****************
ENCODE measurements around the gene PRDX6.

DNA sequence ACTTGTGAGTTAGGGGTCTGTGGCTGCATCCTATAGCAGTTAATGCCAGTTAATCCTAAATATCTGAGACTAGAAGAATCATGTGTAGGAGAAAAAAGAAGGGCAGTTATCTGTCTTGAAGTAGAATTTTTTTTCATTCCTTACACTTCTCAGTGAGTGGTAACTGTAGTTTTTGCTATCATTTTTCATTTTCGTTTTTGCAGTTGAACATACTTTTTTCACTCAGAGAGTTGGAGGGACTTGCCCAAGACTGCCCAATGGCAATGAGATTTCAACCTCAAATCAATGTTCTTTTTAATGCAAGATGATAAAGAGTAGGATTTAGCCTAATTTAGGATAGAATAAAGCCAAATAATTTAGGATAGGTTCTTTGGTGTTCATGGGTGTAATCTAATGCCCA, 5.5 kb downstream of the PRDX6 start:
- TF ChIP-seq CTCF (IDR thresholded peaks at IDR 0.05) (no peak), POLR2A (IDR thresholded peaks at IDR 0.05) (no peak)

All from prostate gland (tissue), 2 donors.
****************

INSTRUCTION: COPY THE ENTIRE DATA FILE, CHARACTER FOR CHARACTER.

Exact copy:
ENCODE measurements around the gene PRDX6.

DNA sequence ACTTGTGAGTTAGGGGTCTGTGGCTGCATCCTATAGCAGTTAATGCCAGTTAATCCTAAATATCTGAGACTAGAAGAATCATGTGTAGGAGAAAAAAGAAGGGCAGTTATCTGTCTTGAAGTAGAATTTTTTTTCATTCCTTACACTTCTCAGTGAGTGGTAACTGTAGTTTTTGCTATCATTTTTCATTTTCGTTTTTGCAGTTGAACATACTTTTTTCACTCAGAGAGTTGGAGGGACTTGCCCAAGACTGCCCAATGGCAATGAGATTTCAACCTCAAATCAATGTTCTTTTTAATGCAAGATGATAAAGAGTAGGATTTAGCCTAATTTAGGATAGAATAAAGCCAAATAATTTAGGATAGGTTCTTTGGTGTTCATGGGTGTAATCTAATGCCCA, 5.5 kb downstream of the PRDX6 start:
- TF ChIP-seq CTCF (IDR thresholded peaks at IDR 0.05) (no peak), POLR2A (IDR thresholded peaks at IDR 0.05) (no peak)

All from prostate gland (tissue), 2 donors.